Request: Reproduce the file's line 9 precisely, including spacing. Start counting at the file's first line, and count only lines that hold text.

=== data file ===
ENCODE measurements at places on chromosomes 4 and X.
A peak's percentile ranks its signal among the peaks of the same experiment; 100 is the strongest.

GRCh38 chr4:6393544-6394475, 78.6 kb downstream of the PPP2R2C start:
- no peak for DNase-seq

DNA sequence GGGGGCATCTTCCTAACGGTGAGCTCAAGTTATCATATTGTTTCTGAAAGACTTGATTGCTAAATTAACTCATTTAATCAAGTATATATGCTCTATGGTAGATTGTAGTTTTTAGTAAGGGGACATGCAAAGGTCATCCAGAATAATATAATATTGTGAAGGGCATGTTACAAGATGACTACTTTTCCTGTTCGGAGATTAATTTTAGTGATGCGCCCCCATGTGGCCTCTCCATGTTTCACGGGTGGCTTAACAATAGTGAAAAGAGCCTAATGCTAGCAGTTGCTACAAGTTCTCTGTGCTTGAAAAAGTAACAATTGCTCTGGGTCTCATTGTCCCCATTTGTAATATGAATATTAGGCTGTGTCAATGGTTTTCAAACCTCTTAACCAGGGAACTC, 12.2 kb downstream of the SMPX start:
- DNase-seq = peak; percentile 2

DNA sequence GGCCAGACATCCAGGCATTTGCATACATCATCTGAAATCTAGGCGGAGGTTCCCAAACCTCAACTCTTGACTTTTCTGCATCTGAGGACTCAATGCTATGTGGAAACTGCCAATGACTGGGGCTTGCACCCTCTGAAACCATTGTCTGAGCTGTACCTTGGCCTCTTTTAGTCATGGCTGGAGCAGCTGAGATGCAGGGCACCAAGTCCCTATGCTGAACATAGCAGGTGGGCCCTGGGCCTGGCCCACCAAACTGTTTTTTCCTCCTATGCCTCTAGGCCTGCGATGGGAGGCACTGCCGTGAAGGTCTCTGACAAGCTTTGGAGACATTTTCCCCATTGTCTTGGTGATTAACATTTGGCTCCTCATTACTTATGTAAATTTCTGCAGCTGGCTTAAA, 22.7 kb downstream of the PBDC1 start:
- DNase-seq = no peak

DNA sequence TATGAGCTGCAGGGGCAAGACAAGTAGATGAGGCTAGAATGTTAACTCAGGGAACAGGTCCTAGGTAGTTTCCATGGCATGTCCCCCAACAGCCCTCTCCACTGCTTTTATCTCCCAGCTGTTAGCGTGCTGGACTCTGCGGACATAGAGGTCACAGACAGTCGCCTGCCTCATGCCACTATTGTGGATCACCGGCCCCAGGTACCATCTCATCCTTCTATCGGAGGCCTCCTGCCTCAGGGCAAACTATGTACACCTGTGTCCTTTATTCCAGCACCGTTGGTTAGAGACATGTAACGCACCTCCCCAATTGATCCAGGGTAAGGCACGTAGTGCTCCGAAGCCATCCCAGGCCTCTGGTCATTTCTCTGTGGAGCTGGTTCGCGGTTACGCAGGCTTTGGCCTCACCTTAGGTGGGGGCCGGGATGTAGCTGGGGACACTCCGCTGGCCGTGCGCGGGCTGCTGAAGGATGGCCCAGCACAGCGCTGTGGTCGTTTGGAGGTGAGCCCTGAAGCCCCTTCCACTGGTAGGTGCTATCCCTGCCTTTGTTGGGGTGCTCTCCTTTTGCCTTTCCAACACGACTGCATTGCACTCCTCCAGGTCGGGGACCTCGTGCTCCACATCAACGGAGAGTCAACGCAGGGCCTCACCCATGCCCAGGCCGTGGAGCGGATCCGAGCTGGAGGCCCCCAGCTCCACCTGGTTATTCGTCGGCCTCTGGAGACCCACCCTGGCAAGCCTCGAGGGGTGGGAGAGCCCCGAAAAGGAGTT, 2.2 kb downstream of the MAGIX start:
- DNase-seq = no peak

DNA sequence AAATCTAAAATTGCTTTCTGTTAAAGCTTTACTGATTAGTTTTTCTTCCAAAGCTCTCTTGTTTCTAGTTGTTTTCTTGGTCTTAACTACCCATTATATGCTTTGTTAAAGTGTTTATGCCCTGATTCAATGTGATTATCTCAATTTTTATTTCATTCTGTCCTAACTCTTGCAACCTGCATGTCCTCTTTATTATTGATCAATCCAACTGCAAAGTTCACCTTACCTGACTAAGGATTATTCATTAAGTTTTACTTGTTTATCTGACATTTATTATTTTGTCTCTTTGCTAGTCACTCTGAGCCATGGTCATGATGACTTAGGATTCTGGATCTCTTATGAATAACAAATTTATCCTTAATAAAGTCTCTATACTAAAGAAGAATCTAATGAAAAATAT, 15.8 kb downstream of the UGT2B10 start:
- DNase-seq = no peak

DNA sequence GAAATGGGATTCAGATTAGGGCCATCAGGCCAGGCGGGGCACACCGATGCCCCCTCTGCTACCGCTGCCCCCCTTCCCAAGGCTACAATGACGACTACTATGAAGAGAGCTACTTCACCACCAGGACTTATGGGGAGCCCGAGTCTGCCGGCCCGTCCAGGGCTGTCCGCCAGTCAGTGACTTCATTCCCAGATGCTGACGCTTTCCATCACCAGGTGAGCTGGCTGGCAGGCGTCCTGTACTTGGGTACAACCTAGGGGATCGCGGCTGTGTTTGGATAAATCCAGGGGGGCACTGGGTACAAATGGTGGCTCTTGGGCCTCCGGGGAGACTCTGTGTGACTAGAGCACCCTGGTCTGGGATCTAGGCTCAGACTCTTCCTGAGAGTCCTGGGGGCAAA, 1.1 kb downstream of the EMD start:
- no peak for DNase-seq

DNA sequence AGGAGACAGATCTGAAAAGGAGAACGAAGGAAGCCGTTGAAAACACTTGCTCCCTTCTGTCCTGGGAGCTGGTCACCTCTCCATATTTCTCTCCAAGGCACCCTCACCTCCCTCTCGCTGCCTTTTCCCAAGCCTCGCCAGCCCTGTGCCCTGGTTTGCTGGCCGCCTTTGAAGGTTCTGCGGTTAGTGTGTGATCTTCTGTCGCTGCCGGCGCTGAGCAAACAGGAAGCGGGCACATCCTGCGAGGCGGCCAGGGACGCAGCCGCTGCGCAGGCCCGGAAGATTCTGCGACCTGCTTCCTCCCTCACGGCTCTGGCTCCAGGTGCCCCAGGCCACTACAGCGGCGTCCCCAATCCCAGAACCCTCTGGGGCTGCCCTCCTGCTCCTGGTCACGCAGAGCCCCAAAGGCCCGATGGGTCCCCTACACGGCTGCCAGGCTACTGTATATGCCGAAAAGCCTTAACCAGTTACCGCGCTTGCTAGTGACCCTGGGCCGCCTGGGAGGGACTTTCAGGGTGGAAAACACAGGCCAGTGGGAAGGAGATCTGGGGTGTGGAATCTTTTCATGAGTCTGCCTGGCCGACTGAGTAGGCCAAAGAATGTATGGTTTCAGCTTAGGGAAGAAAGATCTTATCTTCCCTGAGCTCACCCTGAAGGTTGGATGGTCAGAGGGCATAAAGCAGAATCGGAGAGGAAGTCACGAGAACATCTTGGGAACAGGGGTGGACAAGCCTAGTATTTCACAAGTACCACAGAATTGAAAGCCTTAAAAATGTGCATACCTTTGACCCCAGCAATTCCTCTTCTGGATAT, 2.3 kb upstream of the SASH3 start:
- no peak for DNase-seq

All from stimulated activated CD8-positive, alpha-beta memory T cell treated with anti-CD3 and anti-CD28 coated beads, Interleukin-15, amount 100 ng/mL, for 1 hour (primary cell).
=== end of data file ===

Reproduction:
DNA sequence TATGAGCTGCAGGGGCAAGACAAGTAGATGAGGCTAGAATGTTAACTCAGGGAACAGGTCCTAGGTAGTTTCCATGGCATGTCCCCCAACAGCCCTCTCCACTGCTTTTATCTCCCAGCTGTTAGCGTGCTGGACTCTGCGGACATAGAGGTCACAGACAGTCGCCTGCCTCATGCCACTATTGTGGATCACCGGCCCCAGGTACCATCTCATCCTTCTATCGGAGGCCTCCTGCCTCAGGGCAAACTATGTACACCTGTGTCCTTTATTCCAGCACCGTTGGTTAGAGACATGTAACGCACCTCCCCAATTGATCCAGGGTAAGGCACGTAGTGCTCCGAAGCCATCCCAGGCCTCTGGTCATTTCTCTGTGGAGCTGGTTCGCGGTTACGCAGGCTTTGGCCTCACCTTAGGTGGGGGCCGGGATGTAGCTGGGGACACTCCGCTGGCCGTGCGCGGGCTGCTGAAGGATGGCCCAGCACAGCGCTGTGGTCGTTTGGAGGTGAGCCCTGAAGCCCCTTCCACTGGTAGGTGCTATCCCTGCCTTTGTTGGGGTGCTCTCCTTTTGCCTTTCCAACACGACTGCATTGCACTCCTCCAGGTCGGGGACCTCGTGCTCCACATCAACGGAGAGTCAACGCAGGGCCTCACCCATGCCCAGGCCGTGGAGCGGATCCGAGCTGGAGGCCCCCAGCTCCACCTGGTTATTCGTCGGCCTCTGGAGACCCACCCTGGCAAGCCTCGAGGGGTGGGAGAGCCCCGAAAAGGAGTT, 2.2 kb downstream of the MAGIX start: